By doing this, you spread your savings across different terms WHILE minimizing your exposure to interest rate changes. With some GICs maturing every year, you can spend this if you need to and keep investing in equities instead.

Other cash wedge approaches?

I believe the cash wedge process is sound overall but I will probably implement a derivative of this approach, for less maintenance. I am likely to implement something like the following:

1. Treat any income from our pensions like it is: fixed-income. I will try to ensure this fixed-income allocation is about 20-30% of our total portfolio. If we cannot meet this criterion I may use whatever portion of our personal investments to get this fixed-income allocation. I hope to enter semi-retirement with some sort of bias to equities but I might need some fixed-income just in case to avoid any sequence of returns risk.

Also called sequence risk, recall sequence of returns risk is the risk that comes from the order in which your investment returns occur. To put it another way, there is a major risk that the stock market declines in the early years of your retirement. If you couple that with ongoing portfolio withdrawals and/or major spikes in inflation, that could significantly reduce the longevity of a portfolio and destroy your retirement dreams. 

I hope to avoid that. 

Unless I take my commuted pension value, it is my expectation that (eventually) most of our fixed-income via workplace pensions will pay for many basic retirement expenses.

Before any pension years, we’ll rely on our portfolio, particularly dividend income to cover many day-to-day expenses. 

2. I intend to keep about one-years’ worth of retirement living expenses (about $50,000) in cash savings – that’s my cash wedge. This portion is really not up for debate. I believe such cash savings will be good enabler to help ride out any short-term market storm and/or cover any cash emergency situation without doing into debt.

My cash wedge strategy is essentially cash savings set aside – that separates my stocks (including my dividend paying stocks) from cash savings. We consider our cash wedge like a piece of pie from an entire set of stocks/equities. Instead of bonds or bond ETFs, as our cash wedge it will be just cash – no bond volatility to worry about and far more liquid. At any time, if I don’t chose to “live off dividends or distributions” I could withdraw cash from my cash savings – for market safety.

Worse case, while in semi-retirement, I could spend this cash without ever touching my portfolio value for a year or so. I figure with part-time work in retirement, that gives me about 1-2 years of cash wedge cushion.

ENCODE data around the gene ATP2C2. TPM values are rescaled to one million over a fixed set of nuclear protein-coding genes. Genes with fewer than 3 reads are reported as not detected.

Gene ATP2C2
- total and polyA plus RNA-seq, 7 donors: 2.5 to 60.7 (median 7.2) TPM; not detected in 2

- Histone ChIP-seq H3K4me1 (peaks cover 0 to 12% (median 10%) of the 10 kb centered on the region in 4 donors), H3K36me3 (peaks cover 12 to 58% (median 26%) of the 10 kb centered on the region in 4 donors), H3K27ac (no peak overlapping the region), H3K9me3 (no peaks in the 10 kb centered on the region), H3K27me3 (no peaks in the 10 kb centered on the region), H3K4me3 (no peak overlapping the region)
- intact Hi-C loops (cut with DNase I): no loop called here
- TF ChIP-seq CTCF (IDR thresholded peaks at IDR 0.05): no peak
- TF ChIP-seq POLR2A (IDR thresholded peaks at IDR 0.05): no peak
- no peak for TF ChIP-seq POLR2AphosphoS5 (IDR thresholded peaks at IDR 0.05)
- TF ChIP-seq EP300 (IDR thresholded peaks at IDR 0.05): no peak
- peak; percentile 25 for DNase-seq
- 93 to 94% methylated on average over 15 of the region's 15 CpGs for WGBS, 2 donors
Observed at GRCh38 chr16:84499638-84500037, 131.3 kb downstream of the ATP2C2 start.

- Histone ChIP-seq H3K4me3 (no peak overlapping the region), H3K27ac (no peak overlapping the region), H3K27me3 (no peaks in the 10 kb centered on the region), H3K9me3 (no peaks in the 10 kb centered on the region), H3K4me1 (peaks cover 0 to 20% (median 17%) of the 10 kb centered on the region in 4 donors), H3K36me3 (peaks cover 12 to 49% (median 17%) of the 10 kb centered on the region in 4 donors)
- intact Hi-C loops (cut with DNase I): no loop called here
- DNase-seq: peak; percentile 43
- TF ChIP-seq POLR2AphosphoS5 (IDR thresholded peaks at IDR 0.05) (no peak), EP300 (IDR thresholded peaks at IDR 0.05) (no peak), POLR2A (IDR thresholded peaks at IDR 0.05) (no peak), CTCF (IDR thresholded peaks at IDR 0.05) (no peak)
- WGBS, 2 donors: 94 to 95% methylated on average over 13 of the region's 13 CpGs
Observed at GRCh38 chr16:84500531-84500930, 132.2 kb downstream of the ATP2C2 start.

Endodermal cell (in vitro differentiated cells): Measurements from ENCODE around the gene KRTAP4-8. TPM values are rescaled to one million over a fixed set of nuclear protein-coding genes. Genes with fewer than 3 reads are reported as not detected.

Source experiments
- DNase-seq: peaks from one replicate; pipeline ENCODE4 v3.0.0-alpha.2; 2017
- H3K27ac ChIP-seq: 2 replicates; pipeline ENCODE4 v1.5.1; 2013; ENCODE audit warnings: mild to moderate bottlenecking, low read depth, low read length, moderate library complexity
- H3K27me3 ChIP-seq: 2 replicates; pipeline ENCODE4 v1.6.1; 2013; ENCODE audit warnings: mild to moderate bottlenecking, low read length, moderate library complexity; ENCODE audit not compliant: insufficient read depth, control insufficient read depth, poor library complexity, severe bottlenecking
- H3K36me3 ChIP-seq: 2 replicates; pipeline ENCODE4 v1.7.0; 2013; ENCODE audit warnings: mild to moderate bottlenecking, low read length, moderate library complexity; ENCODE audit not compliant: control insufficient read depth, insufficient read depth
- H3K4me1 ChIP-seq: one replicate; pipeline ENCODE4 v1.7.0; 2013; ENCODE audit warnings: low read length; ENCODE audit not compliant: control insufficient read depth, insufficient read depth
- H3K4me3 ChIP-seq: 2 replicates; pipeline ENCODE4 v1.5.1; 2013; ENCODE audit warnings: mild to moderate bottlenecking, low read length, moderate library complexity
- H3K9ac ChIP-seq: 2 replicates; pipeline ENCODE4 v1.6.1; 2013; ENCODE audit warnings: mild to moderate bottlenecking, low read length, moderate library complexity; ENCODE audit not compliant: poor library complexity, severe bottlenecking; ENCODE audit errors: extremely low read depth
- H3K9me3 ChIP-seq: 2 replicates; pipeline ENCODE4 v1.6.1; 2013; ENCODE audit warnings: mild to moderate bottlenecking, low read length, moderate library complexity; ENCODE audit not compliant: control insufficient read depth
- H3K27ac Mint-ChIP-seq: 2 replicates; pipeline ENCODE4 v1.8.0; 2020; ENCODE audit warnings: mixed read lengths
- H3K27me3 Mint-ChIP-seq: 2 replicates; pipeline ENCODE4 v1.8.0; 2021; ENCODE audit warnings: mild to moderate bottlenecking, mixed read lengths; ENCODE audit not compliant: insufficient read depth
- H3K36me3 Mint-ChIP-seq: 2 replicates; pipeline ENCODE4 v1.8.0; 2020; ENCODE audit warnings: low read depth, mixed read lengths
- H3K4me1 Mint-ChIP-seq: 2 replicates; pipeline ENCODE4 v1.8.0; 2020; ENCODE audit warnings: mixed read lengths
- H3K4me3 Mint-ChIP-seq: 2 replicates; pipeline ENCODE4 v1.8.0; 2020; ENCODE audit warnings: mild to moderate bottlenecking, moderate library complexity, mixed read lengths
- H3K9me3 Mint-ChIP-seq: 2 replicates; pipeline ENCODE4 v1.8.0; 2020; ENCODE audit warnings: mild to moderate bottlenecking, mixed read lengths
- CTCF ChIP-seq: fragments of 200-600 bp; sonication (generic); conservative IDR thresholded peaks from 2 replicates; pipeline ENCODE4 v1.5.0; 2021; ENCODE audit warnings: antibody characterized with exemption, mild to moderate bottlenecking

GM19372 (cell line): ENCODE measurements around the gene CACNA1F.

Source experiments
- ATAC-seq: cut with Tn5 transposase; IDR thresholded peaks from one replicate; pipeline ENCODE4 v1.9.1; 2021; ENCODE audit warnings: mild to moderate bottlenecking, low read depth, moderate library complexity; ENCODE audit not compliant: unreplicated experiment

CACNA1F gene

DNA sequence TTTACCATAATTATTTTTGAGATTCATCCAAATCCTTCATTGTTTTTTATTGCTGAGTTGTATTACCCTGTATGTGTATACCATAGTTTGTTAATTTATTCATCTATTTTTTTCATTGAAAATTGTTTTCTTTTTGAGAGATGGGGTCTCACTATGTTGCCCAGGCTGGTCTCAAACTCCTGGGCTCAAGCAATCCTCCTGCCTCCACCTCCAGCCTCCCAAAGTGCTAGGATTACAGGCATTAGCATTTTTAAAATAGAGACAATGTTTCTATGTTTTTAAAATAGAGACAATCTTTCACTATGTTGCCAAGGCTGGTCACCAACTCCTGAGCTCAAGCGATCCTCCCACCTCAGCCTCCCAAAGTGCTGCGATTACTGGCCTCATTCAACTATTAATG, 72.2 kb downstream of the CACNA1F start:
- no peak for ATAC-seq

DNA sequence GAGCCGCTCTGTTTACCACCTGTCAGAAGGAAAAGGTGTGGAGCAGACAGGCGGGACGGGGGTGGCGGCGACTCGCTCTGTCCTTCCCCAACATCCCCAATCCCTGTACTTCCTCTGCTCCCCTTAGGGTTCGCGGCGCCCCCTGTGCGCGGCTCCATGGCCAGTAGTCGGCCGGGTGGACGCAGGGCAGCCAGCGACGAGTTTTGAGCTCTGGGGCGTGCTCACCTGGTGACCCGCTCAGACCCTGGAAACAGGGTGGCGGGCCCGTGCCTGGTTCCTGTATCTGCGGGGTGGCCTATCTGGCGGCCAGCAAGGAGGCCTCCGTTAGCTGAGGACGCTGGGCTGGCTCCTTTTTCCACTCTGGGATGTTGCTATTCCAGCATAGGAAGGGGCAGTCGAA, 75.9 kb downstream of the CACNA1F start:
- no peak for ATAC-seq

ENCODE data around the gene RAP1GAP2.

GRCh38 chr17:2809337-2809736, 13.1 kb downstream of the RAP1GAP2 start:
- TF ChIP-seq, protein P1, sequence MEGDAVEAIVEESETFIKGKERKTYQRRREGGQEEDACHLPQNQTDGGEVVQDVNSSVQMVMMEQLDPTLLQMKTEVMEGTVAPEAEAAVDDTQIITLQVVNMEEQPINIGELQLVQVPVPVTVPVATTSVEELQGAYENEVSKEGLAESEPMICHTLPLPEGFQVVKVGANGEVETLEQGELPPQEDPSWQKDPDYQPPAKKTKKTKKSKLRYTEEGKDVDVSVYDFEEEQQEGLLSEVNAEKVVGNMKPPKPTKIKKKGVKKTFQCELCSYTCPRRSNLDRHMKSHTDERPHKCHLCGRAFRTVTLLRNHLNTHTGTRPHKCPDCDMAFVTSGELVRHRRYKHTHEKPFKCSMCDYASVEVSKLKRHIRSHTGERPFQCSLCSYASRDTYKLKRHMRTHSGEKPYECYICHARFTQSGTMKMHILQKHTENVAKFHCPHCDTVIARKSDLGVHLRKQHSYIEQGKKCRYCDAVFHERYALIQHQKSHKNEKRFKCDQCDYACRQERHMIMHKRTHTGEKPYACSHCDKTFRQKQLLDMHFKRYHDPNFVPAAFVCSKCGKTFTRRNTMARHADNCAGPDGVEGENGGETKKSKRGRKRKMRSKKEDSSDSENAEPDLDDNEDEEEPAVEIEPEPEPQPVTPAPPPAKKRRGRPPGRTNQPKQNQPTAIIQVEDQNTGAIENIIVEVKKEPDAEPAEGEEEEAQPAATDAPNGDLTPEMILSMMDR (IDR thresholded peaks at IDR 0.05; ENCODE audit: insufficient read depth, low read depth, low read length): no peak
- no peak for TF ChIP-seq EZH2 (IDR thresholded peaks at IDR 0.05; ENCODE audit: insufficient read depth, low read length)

3. After our cash wedge/cash savings is tucked away my key retirement income streams will be: 

  • Income from Canadian and U.S. stocks. I figure $500,000 invested (if we can get there?) should generate at least $20,000 in dividend income per year without touching the capital for life. 
  • Income from low-cost, diversified, equity or dividend ETFs that invest in hundreds (or thousands) of stocks from around the world.  Again, I figure about $500,000 invested in such ETFs will provide extra diversification. We will spend the distributions from these investments in the early years of retirement. 

On this page I’ve listed some of my favourite ETFs for income and growth.

Once all debt is gone and the income generated from our portfolio is consistently higher than our expenses then we’ll probably stop working full time. 

We will have reached our Crossover Point. 

Essentially, a cash wedge can be any combination of the following in my book:

  • A cash wedge of cash savings and little bonds or no other fixed income.
  • A cash wedge of cash savings, some fixed income in the form of bonds or Guaranteed Investment Certificates (GICs), and/or
  • A cash wedge of cash savings, GICs, bond ETFs or simply bonds as part of a balanced portfolio (of stocks and bonds).

Either way, you can see a common denominator of the cash wedge approach is simply to have some cash savings in retirement for any “what ifs” in life. 

What about Canada Pension Plan (CPP) and Old Age Security (OAS) benefits? 

I figure any income from government programs is a bonus for us in our 60s.

CPP and OAS money will be used as a hedge against major spikes in inflation. Conversely, we might draw down our RRSPs sooner than later and defer CPP and OAS until later in life. Time will tell!

There are a number of retirement strategies to consider and I’m sure my approach to prepare for retirement will change.  For now, using a modified cash wedge approach is my starting point. 

What are your thoughts on the cash wedge?  Will you use a similar strategy?  Retirees – how are you managing your cash flow?